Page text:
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I had the opportunity to work as an Election Judge and while it was a very long tiring day, it also gave me an opportunity to reflect the importance and many ways 4-H helps builds future civic leaders. Learning about citizenship, elections and government begins at the club level with children as young as five years of age. Every 4-H meeting opens with the American and 4-H pledge. Officers lead the pledges and flag sets are provided to each chartered 4-H Club in Catawba County.
4-H clubs have elected youth officers who lead the business meeting at clubs and work in partnership with adult volunteers to provide leadership for the club. There are also county, district and state 4-H officers. The election procedure for district and state officers allows youth candidates to get first-hand experience with campaigning, creating an personal campaign platform, giving speeches, and dealing with victory and defeat. Each county has a determined number of electoral votes and teens attending NC 4-H Congress have the task for casting those votes to elect state 4-H officers each July. The number of electoral votes is based the number of 4-H members and other youth involved in different programs offered in each county through 4-H. As the counties cast votes, the tally is shown on a screen with the winner declared when a candidate reaches 51% of the possible votes. It is much like the real election night results and this campaign is very real to NC 4-H’ers involved in the process. The club officer roles provide the foundation that can lead to teens serving as state 4-H officers or even NC local or state government elected roles as adults.
The teen years bring expanded leadership and citizenship opportunities coupled with traveling. NC 4-H Citizenship Focus is held in Raleigh in June and allows teens to learn about state government and interact with state elected leaders. During the conference selected teens from each county participate in workshops on leadership and citizenship topics that prepare them for a visit to the Legislative office buildings where they meet and talk with the state representatives and senators from their area. Similarly, National 4-H Conference in Washington, DC brings together 4-H teens from across the nation to learn about national government, as they strengthen their leadership skills. The highlight of National Conference is a visit to Capitol Hill where teens meet and interact with national governmental leaders. NC 4-H teens are selected to attend National Conference through a competitive application and interview process, with less than ten high school students earning this expense-paid trip each year. Kat Stuplin, a Catawba County 4-H’er, will be attending National 4-H Conference in April 2017.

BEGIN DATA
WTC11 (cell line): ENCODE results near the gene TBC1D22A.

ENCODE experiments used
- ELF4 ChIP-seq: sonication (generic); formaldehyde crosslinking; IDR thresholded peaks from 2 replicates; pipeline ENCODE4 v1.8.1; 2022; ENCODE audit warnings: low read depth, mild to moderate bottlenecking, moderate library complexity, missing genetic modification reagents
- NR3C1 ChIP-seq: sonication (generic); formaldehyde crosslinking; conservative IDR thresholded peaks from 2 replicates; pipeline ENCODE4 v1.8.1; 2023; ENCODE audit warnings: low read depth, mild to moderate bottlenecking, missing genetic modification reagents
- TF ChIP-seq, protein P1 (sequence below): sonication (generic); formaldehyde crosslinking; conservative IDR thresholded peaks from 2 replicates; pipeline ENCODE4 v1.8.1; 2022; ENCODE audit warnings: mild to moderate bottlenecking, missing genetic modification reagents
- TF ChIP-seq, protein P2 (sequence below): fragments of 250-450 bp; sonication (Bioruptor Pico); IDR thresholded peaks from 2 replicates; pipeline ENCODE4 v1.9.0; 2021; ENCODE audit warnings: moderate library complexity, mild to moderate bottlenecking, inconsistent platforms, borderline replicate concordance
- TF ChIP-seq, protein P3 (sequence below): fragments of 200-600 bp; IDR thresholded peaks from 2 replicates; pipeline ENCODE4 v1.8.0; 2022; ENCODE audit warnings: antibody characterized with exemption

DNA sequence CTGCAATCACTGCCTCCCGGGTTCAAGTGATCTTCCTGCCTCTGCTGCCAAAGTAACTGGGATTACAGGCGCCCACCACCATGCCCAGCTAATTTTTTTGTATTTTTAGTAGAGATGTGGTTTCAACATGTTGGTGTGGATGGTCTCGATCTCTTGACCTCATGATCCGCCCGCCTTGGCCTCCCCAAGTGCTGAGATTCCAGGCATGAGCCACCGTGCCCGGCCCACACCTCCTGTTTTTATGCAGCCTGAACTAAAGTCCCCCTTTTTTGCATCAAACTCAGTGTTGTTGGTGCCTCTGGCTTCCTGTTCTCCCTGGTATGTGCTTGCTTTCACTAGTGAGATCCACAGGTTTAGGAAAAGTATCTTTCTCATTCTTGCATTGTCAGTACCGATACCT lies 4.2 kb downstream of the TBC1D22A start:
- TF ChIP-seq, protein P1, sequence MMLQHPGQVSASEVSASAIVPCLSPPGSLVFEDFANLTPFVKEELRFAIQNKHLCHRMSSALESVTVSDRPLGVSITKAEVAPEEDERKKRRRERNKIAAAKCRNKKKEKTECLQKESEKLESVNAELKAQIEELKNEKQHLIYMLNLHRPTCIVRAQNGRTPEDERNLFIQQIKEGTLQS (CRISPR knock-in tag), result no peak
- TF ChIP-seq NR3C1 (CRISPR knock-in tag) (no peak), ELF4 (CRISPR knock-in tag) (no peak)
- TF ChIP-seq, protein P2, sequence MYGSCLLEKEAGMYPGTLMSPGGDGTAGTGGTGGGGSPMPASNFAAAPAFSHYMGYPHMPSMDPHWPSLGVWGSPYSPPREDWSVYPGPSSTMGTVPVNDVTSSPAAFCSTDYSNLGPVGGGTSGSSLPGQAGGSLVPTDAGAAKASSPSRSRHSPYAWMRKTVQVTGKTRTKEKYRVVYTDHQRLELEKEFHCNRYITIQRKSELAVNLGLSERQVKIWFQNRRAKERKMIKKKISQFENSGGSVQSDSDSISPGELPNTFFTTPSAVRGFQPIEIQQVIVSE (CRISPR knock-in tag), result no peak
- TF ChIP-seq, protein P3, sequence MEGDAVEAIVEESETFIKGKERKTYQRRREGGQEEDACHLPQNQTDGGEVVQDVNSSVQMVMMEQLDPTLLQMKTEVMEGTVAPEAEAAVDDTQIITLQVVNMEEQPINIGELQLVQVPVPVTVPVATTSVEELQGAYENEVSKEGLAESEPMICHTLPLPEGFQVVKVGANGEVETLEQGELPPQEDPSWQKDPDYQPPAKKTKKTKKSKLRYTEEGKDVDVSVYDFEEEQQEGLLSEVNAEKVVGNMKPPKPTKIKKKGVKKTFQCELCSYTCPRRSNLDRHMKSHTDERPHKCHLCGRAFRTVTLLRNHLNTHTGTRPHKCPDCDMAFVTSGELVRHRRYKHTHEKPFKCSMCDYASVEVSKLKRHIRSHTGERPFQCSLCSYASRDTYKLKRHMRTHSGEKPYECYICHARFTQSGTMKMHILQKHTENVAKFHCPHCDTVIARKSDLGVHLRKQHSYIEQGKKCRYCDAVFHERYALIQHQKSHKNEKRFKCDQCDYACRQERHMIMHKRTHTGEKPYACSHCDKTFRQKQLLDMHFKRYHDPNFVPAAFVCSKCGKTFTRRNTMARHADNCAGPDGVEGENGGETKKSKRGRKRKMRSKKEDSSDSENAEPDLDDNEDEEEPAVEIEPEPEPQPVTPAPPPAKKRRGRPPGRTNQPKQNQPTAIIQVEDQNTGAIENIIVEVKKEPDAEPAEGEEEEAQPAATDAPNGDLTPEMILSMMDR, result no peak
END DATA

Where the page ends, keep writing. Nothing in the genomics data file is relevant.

Citizenship has been an integral part of 4-H for more than 100 years. Through an array of different opportunities for children of all ages, 4-H is to creating the next generation of citizen and government leaders. To learn more about 4-H or get information about starting or joining a club, contact Cooperative Extension at 828-465-8240 or email firstname.lastname@example.org.
Picture – Teens met with Representative Mitchell Setzer and other elected leaders at their offices in Raleigh as part of NC 4-H Citizenship Focus. Pictured (left to right): Evan Harris, Representative Setzer, Kat Stulpin, and Josh Wilson.